Speyside visit update: Cragganmore
Good news. I was going to be out of the office the next few days and would not be able to blog about my trip. (I bought a boat. I was going to drive to the Jersey Shore today to the marina where the boat is and take the boat to the slip that I rented.) But all this has been pushed back one week.
So, you will hear a lot from me this week, and very little from me next week. I am sitting with my computer on my lap and my golden retriever at my feet. (I decided to work at home today and skip going into the office. I get more writing done.) I thought I’d post briefly on my visit to Cragganmore.
I toured the distillery with Nick Morgan, Director of Malts for Diageo (and a longtime friend) and Andy Cant, Distilleries Manager for Cragganmore, Cardhu and Knockando. (No, I didn’t even “go there” regarding the whole Cardhu thing.) The highlight of my visit was the tasting after the tour.
Lined up in front of us were the six distillery bottlings released over the past decade or so. They were (in the order that we tasted them): Standard 10 yr., Distillers’ Edition 1992 Vintage, 14 yr. old, 10 yr. old cask strength, 17 yr. old cask strength, and 29 yr. old cask strength. Of this group, the 14 yr. old and 17 yr. old expressions were not imported to the U.S.
The most humorous part of the tasting (for me, not for Andy) was when Nick was looking at the whisky labels and said: “Hey Andy, did you know that you opened Bottle #1 of the 14 yr. old?”
Andy looked at the label and continued staring at the label as his face turned white. Not a word was spoken for what seemed like minutes (although was probably only about 10 seconds). Nick and I then began to laugh. Although, I really felt sorry for Andy.
You see, distilleries like to keep Bottle #1 of any limited releases. Many times, it will be on display at the distillery. Not this time. (According to Nick, the 14 yr. old was released in 2001 for the Friends of Classic Malts.)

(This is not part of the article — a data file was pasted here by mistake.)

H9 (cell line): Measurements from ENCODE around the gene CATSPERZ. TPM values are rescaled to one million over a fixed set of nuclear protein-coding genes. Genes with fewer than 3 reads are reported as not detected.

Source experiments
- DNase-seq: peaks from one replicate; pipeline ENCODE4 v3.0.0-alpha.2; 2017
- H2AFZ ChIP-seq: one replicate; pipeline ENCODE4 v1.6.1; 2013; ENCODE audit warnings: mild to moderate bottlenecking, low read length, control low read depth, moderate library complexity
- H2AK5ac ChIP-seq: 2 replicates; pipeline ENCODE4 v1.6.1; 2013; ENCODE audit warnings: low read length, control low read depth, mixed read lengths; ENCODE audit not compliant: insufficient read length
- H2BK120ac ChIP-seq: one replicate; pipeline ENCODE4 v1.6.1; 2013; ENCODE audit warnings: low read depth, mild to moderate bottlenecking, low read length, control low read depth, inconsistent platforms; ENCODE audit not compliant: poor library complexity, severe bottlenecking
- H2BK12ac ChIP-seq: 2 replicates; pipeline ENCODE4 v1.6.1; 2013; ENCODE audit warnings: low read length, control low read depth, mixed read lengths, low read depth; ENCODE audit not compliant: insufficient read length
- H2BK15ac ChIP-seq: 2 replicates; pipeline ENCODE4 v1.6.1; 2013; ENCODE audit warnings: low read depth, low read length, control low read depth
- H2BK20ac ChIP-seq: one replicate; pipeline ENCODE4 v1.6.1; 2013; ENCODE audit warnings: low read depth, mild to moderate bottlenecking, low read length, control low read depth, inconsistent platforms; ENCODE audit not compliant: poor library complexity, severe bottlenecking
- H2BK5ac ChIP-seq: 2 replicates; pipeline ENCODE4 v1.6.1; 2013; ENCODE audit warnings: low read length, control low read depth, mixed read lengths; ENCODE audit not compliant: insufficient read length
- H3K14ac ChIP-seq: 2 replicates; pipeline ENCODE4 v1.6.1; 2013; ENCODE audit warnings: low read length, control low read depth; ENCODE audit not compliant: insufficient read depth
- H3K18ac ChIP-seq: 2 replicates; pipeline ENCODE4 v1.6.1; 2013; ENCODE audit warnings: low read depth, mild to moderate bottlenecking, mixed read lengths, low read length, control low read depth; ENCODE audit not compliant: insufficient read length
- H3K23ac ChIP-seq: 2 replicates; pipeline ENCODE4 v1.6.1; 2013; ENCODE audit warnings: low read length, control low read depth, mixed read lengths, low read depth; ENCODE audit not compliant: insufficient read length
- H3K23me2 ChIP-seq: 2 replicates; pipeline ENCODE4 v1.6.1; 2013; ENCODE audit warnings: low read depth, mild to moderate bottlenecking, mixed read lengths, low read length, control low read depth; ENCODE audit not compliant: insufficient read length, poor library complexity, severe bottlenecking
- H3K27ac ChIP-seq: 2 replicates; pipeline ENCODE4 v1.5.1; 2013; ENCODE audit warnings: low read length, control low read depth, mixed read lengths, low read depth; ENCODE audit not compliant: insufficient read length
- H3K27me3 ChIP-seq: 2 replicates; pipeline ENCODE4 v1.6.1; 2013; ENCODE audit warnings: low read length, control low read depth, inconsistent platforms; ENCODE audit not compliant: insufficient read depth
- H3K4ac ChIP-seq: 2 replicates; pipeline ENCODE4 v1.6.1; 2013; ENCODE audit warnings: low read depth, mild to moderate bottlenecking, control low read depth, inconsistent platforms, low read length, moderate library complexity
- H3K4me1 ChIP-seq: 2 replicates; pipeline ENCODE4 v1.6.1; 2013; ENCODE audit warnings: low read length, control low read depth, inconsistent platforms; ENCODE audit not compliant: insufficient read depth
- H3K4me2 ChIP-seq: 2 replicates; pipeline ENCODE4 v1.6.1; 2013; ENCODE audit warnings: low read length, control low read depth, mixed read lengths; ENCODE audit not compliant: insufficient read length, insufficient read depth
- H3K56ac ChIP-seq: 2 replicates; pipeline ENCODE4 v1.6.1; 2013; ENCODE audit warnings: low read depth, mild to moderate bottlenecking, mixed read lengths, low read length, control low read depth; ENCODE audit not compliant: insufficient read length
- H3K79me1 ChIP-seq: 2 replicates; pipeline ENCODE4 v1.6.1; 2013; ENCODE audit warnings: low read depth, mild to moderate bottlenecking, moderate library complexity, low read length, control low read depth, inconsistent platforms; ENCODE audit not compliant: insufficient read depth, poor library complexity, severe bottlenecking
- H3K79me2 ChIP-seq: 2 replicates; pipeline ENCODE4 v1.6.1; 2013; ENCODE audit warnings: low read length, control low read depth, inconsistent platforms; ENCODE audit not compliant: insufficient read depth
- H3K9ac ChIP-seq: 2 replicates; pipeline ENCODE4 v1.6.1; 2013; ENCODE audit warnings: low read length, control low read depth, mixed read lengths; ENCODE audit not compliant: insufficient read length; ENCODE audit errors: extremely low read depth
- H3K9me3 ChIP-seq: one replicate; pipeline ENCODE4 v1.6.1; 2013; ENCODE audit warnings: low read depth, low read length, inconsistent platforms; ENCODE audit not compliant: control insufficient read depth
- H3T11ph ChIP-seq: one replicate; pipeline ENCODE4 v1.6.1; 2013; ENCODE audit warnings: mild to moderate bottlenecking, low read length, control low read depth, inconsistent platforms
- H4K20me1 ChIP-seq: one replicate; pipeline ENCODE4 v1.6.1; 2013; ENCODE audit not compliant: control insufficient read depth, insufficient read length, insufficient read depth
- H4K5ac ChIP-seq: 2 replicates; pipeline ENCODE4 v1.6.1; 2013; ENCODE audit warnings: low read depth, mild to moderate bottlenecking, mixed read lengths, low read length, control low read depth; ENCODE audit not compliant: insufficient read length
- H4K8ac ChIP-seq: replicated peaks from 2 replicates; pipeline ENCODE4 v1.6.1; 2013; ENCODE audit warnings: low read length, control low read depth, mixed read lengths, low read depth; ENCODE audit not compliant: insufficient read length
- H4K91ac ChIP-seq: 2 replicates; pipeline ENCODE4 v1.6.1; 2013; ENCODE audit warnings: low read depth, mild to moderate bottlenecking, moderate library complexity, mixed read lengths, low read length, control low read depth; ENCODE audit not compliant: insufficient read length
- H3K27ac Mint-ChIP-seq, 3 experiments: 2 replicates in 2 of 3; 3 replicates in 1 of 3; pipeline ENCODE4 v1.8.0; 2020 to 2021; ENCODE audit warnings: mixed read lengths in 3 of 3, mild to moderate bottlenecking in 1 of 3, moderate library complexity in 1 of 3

I’m not sure if Andy has told his boss yet. If he hasn’t, let’s hope the guy’s not reading this blog! Andy told me later that it took him several hours for him to recover from the whole thing.
Anyway, back to the whiskies. It was interesting to see the difference in personality between the six whiskies. The Distillers’ Edition is finished in port, the 14 yr. old was what I would call “moderately sherried” (probably a combination of first, second, and maybe even refill or fino sherry casks), and the 10 yr. old cask strength was very sherried (my guess would be mostly first fill sherry cask). The standard 10 yr. the 17 yr., and 20 yr., all seemed to be from ex-bourbon casks.
My take on the whole thing? (And I think this was unanimous, by the way.) The 17 was the best of the bunch. So much so that I brought a bottle home with me. It was dry and balanced like the standard 10 yr., but deeper and more complex.
I actually liked the standard 10 next, followed by the 29 yr. (Although there was some subtle mustiness in the 29. Looking back, I wonder if the bottle wasn’t corked?) Anyway, the moderately sherried 14 yr. and port wood finished Distillers’ Edition were also very nice, although masking some of Cragganmore’s more subtle notes. The only one that I didn’t fancy was the very sherried 10 yr. limited edition cask strength. The sherry dominated the flavor profile. Of course, as luck would have it, this is the bottle I have in my drinking collection…
All-in-all, the tasting was a lot of fun–and very educational. I hope it will help you with your decision-making process the next time you see one or more of these whiskies on a retailer’s shelf.